Monu Manesar: The wanted Indian cow vigilante who’s at large online

Monu Manesar
Image caption,Police say Monu Manesar has been absconding for months, but he’s been giving interviews to the media

By Geeta Pandey

BBC News, Delhi

A 28-year-old man is accused of being at the centre of the deadly religious violence that broke out in the northern Indian state of Haryana earlier this week.

Parts of Gurugram (formerly Gurgaon), a posh city on the borders of the capital, Delhi, and a few other districts saw pitched battles on the streets as shops and cars were set on fire.

At least six people, including a Muslim cleric, were killed and dozens of others, including several policemen, were injured as mobs of Hindu and Muslim men clashed.

Police said violence broke out on Monday afternoon in Nuh district after a religious procession by Hindu nationalist groups Bajrang Dal and Vishwa Hindu Parishad (VHP) was pelted with stones.

But the Indian press reports accusations putting Mohit Yadav, popularly known as Monu Manesar, at the centre of the Hindu-Muslim conflagration.

Residents of Nuh and several Muslim politicians say it was a video by Manesar, released just two days before the procession, that lit the fuse.

“If the video hadn’t come, Nuh wouldn’t have burned,” many Muslim residents of the area told Indian media.

Vehicles damaged in Nuh clash parked at Nuh bus stand, at least 50 vehicles were torched after a massive communal violence in Nuh on August 1, 2023 in Nuh, India. Five people were killed and over 50 people including policemen were injured in Haryana after clashes broke out in Nuh district Monday. The violence began after a mob of miscreants pelted stones and set cars on fire during a religious procession on Monday evening.
Image caption,Several vehicles were torched after religious clashes broke out in Nuh on Monday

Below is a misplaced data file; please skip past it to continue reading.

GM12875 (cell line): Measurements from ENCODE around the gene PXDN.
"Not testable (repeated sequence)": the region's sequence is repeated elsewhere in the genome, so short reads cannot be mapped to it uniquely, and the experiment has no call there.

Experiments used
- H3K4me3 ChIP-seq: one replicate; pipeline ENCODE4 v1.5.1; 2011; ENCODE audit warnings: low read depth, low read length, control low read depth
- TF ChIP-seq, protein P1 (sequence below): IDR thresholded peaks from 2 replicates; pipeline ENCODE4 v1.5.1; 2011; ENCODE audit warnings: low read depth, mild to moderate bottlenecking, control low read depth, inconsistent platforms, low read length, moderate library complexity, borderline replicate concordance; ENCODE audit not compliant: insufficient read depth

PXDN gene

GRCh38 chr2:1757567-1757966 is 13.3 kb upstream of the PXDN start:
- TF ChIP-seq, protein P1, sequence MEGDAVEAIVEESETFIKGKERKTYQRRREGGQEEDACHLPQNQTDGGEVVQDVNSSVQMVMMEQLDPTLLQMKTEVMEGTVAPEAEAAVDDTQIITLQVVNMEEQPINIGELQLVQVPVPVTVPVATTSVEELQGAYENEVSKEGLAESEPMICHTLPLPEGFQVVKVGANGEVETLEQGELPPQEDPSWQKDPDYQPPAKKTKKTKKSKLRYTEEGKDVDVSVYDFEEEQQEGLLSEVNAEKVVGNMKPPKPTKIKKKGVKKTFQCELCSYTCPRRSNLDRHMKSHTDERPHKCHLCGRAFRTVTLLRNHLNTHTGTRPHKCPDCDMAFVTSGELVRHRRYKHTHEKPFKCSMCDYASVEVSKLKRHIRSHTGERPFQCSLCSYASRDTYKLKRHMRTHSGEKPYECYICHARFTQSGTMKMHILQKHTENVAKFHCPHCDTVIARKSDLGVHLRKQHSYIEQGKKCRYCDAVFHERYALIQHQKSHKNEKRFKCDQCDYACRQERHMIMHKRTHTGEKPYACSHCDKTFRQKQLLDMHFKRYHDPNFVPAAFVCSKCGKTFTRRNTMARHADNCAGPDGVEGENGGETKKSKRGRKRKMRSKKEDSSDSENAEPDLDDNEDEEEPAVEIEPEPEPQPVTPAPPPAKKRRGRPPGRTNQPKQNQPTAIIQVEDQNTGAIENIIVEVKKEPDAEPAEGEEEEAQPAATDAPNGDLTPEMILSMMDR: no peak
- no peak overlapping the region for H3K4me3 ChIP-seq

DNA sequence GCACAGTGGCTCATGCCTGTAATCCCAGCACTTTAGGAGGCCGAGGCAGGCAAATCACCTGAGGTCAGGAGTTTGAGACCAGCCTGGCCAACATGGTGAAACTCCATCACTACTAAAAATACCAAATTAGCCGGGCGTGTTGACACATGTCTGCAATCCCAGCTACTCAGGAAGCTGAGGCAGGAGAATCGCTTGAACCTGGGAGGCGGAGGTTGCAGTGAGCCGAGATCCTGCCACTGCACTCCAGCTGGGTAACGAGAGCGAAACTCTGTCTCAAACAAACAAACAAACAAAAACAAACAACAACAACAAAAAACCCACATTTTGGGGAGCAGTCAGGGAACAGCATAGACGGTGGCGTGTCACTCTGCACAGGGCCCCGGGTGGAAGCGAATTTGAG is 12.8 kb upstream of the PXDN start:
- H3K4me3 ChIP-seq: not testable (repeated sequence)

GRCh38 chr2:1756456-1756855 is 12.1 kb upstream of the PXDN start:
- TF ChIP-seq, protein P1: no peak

Manesar’s video shows him appealing to Hindus to “participate in large numbers” in Monday’s procession. “I will also be there, along with my supporters and team,” he said.

On the face of it, what Manesar says in the video seems pretty innocuous. So why is he being blamed?

The son of a bus and truck driver, Manesar makes a living by renting out a few small properties he owns to labourers. But it’s his political work that has often seen him hit the headlines.

He joined the hardline Hindu group Bajrang Dal a decade ago and has risen through the ranks over the years. On his social media feed, he’s posted pictures carrying firearms, including machine guns. There are also selfies with powerful government ministers, including Home Minister Amit Shah, and senior police officials.

A member of the Haryana government’s Cow Protection Task Force and the head of the Cow Protection Unit of Bajrang Dal in Nuh, Manesar says his “true calling is to protect Hinduism and cows” – an animal that many Hindus consider sacred.

Cow slaughter is banned in a number of Indian states, including Rajasthan and Haryana, and over the past few years, many Muslims have been lynched on suspicion of killing or transporting cows.

Among his supporters, Manesar enjoys huge popularity and has several fan pages dedicated to him on social media. They say more than 50 cows have been saved because of the efforts of him and his team.

But for the Muslim residents of Nuh, Manesar and his followers are “cow vigilantes” who use allegations of cow smuggling as a ruse to attack and assault Muslims without any evidence.